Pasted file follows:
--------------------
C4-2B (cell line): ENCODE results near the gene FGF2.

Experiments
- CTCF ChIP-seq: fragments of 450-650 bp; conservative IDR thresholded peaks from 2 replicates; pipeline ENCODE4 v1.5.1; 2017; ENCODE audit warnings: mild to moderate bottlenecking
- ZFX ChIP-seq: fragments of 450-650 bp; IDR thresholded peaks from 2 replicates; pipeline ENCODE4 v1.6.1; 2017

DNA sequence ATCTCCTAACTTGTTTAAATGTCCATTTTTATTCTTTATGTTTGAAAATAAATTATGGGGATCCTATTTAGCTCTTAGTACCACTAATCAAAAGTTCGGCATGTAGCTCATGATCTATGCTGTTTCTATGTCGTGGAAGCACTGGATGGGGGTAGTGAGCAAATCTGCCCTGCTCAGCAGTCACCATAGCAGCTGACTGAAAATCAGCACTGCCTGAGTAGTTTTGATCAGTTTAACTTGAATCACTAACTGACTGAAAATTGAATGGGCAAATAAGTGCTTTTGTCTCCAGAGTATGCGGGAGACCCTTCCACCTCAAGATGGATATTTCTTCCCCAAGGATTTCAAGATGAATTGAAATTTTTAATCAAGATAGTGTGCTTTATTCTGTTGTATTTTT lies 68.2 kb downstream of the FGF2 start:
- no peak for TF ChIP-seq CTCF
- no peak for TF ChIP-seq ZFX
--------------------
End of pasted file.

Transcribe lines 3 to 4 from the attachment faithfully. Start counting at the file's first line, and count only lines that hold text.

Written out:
- CTCF ChIP-seq: fragments of 450-650 bp; conservative IDR thresholded peaks from 2 replicates; pipeline ENCODE4 v1.5.1; 2017; ENCODE audit warnings: mild to moderate bottlenecking
- ZFX ChIP-seq: fragments of 450-650 bp; IDR thresholded peaks from 2 replicates; pipeline ENCODE4 v1.6.1; 2017